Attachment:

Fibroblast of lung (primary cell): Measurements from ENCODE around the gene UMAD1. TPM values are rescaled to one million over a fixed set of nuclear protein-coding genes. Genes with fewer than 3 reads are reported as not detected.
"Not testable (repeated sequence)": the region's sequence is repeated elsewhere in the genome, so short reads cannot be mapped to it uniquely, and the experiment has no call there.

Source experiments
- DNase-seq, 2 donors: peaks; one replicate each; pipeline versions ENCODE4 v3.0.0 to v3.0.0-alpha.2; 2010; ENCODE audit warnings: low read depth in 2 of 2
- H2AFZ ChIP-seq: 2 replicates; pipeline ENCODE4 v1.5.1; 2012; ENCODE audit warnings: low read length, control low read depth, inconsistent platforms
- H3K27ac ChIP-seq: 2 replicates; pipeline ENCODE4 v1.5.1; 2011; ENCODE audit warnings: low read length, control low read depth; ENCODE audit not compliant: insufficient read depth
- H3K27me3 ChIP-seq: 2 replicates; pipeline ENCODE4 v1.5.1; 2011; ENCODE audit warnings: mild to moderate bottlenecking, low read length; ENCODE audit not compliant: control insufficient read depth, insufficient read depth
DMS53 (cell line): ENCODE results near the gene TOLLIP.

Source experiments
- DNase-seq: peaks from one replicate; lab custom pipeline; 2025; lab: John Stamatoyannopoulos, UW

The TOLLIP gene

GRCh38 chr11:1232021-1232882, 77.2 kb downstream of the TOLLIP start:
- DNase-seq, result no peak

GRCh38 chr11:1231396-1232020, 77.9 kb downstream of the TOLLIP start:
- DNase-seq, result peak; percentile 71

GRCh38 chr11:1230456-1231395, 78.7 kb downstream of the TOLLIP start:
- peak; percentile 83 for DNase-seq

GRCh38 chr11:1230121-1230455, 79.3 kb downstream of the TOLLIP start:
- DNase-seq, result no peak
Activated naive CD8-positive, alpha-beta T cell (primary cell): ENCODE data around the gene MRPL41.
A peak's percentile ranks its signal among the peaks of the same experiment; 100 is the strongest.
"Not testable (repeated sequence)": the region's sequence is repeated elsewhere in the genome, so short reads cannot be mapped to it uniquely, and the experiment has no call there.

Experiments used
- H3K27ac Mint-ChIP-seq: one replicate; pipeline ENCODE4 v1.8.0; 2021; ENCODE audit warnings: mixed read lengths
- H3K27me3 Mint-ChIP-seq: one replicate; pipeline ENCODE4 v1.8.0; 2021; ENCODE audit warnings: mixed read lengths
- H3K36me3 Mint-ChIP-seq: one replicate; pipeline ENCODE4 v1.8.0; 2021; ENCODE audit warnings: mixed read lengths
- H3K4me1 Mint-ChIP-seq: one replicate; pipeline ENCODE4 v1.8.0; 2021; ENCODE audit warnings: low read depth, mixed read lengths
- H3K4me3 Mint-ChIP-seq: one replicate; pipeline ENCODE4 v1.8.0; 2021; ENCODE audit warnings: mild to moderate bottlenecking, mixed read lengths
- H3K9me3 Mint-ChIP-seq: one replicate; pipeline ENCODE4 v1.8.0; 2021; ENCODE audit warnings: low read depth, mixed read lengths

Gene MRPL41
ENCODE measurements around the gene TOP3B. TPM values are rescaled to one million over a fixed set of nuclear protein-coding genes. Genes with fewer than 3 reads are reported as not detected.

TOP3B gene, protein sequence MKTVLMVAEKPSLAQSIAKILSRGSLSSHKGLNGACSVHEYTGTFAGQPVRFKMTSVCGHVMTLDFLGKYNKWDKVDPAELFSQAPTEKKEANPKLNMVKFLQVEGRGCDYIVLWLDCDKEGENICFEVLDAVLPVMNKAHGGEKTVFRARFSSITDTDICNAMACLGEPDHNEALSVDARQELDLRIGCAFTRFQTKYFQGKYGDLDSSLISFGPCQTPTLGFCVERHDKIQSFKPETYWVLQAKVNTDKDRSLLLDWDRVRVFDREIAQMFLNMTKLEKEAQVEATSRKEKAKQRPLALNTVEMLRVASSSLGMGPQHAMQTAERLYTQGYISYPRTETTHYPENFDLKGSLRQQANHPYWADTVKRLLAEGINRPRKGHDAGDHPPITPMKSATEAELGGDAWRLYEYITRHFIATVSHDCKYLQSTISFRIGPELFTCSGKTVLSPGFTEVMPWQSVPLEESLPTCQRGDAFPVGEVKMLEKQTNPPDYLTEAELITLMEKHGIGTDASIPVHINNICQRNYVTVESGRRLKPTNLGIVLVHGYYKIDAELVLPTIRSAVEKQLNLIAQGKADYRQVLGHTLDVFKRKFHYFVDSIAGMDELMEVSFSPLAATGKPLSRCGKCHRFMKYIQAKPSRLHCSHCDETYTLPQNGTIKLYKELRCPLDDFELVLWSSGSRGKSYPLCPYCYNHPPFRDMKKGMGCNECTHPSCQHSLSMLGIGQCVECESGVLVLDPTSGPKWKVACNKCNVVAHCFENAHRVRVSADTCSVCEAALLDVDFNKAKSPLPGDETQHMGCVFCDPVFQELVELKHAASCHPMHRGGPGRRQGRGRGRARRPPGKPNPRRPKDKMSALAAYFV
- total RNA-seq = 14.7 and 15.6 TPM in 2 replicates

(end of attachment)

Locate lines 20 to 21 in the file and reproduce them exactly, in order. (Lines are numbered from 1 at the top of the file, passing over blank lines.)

Activated naive CD8-positive, alpha-beta T cell (primary cell): ENCODE data around the gene MRPL41.
A peak's percentile ranks its signal among the peaks of the same experiment; 100 is the strongest.